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August 01 2012

20:47

Victory Declared For The Climate Science Denialists

A VICTORY has been declared in the field of climate change but the lap of honour is not being run by research scientists or renewable energy bosses, or by coral reefs, drought-stricken farmers or the citizens of low-lying countries.

Rather, if you accept as valid this declaration of victory from one of Australia’s leading thinkers, then those popping the champagne corks are the fossil fuel lobby.

Standing by the track cheering this triumph, are the conservative think tanks and the free market ideologues that believe the world should be run on their terms. To follow the analogy through to the bitter end, the losers are everyone else.

Professor Robert Manne, a political philosopher at La Trobe University, is making this declaration in a 7000-word essay published tomorrow in The Monthly magazine – its cover screaming “Victory of the Denialists: How Climate Science Was Vanquished”.

Manne’s essay charts the decades-long effort to spread doubt and confusion about the science of human-caused climate change, focusing on the think tanks and corporations that created and backed a “relentless” campaign in the United States which has infected other parts of the western world, including Australia.

Manne draws on already published books and research papers about the climate denial industry, and so in that respect close watchers won’t find anything new. But it is his declaration that climate science denialists have won which will stick in the throat of many climate change campaigners and science communicators.

I asked Professor Manne why he had come to that conclusion.

I find it difficult to see how a reasonably objective observer could deny that this is what has happened—gradually at first but also dramatically since the end of 2009 due largely to the combination of the failure of Copenhagen and the impact of 'Climategate'.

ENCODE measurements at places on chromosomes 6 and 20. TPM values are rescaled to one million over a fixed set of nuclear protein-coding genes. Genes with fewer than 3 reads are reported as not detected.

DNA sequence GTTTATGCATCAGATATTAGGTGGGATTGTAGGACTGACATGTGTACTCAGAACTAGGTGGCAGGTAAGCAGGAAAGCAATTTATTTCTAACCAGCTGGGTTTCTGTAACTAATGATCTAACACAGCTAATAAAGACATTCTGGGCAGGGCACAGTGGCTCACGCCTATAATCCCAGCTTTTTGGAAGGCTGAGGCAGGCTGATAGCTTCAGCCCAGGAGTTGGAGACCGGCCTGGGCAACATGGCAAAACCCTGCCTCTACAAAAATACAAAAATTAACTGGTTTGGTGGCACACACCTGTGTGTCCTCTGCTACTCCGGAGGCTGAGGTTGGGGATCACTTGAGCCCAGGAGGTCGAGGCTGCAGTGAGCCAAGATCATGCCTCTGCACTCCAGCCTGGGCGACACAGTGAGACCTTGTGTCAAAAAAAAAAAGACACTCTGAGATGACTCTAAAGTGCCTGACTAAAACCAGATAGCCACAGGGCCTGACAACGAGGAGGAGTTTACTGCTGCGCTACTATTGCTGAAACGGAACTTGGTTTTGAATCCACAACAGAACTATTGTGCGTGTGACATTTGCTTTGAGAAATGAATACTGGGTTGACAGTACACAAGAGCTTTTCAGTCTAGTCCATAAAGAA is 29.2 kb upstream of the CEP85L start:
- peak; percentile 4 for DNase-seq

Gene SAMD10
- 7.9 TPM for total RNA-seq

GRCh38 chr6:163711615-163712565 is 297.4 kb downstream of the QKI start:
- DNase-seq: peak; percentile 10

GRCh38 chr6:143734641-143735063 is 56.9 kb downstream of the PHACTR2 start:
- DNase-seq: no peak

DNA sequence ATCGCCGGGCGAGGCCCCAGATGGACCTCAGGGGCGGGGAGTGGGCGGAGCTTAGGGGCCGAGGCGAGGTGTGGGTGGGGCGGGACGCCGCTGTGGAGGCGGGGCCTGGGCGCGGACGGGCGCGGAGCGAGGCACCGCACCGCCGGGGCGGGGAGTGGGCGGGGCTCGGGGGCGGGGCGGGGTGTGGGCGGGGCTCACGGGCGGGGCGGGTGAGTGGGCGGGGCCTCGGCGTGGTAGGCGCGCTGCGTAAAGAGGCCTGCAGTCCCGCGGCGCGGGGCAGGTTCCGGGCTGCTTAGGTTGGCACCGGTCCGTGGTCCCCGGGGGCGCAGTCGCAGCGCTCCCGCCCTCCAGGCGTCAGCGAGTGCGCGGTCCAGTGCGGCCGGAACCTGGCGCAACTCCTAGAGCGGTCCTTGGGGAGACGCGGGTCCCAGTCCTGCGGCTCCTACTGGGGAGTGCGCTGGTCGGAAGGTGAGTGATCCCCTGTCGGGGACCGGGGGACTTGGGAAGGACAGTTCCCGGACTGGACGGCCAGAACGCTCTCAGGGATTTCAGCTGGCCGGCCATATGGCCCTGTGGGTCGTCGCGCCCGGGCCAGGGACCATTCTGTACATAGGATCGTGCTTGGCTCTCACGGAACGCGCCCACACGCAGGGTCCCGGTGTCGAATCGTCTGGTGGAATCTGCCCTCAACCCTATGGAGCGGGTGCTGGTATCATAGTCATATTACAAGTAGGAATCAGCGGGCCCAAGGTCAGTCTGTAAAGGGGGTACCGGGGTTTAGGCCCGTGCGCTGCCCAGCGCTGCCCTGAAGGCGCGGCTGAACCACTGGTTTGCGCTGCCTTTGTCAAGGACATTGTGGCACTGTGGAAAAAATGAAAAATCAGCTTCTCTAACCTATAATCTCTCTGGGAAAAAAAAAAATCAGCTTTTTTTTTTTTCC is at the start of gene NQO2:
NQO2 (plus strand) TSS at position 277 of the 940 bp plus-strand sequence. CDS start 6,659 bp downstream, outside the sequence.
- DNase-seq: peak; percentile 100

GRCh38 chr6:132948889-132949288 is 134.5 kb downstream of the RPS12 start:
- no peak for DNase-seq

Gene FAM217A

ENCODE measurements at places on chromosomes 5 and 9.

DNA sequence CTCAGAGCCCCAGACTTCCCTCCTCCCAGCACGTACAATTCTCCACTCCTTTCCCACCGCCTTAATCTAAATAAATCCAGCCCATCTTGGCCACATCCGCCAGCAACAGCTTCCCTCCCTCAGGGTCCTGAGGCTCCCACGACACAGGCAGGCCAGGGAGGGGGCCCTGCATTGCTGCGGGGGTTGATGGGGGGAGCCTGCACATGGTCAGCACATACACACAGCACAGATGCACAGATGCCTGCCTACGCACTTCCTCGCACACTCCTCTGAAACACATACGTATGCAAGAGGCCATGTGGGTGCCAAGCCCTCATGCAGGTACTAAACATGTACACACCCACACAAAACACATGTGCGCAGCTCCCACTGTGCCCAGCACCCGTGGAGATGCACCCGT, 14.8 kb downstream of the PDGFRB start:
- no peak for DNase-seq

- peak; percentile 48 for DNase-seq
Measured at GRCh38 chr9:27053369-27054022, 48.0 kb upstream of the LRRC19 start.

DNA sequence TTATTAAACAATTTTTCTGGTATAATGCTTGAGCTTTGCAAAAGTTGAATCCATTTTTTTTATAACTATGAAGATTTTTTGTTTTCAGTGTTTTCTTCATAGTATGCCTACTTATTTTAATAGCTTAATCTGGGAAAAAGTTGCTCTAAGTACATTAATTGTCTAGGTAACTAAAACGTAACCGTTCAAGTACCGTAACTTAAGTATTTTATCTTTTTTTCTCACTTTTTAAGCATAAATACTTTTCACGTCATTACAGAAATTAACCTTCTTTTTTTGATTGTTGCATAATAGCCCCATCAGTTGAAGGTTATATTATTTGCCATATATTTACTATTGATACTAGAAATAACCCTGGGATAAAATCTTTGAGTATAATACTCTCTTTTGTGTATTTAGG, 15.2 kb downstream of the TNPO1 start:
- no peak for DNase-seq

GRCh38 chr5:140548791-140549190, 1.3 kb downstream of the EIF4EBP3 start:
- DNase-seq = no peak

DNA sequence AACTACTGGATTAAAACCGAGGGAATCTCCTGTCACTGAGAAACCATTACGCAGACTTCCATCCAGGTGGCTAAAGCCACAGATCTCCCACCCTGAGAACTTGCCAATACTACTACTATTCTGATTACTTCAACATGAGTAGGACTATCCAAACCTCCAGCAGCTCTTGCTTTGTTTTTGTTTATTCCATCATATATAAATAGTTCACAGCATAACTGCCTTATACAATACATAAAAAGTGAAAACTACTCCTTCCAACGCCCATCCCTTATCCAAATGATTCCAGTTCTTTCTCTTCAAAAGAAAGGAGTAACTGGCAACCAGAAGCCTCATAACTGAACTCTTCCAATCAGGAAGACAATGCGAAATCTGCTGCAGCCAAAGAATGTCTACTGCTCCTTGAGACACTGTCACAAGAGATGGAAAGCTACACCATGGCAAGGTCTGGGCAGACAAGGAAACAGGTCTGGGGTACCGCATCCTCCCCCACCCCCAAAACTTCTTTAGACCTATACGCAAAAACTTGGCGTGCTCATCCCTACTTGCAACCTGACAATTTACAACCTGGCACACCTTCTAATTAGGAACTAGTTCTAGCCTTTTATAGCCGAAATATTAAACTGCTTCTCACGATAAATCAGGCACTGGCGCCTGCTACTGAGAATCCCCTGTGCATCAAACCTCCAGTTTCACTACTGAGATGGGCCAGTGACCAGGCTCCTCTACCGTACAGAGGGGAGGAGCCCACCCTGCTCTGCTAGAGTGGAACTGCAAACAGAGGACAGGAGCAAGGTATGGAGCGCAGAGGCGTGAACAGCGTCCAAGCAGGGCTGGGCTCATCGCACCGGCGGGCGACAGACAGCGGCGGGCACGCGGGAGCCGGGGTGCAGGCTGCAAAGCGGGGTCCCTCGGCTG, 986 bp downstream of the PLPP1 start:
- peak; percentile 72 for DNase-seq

The victory I write about is limited to the United States, although denialism is an important and almost certainly growing movement in Canada, Australia and the UK.

If climate change denialists are pleased [by the conclusion] then they have chosen to ignore the explicit claim of the article that they are part of an irrationalist movement that is placing the future of the Earth at risk. The role of analysis is to be as faithful to the truth as one can be, not to boost morale or to support delusion.

For the denialists to be “victorious” they do not need to "prove" that global warming is a "hoax". All they have to do is to "manufacture doubt", that is to say to create a substantial level of public doubt about the solidity of the science.


According to Manne, President Barack Obama has been “nobbled” by the denialist campaign and the Republican Party almost “entirely converted” to denying the science.

Manne concludes in his essay that the success of the denialist campaign is one that subsequent generations will look upon “as perhaps the darkest in the history of humankind”.

But just as Manne makes his declaration, a project funded by two of America’s greatest supporters of the “denialist” campaign has backfired spectacularly.

Professor Richard Muller, a physicist at the University of California at Berkeley, led a project that accepted a $150,000 donation from a foundation controlled by the Koch brothers to study global temperature records (the Kochs have pumped millions into the global climate denial campaign).

Muller had previously stated that claims by skeptics that temperature records were unreliable merited a major investigation. He has also previously criticised the work of Pennsylvania State University scientist Professor Michael Manne, whose research gave birth to the now famous hockey stick graph showing a sharp rise in recent global temperatures.

After going through 1.6 billion records from 36,000 temperature stations, Muller’s team says the world’s temperature has risen by 1.5C in the 250 years since the start of the industrial revolution. More than half of this increase has occurred in the last 50 years.

What’s more, Muller now says that human activity, mainly burning fossil fuels, is to blame for practically all of that warming.

Muller’s study, which has yet to be published in a peer-reviewed journal, has been widely reported not because of a novel approach to climate science research, or because it tells us anything new, but rather because of his reported “conversion” from being skeptical to accepting the science.  He now describes himself as a “converted skeptic”.

Presumably, the oil rich Koch brothers were so convinced the world’s temperature gauges were lying, that they were happy to provide a no strings donation to Muller’s project, which stipulated its donors  “have no say over how we conduct the research or what we publish”.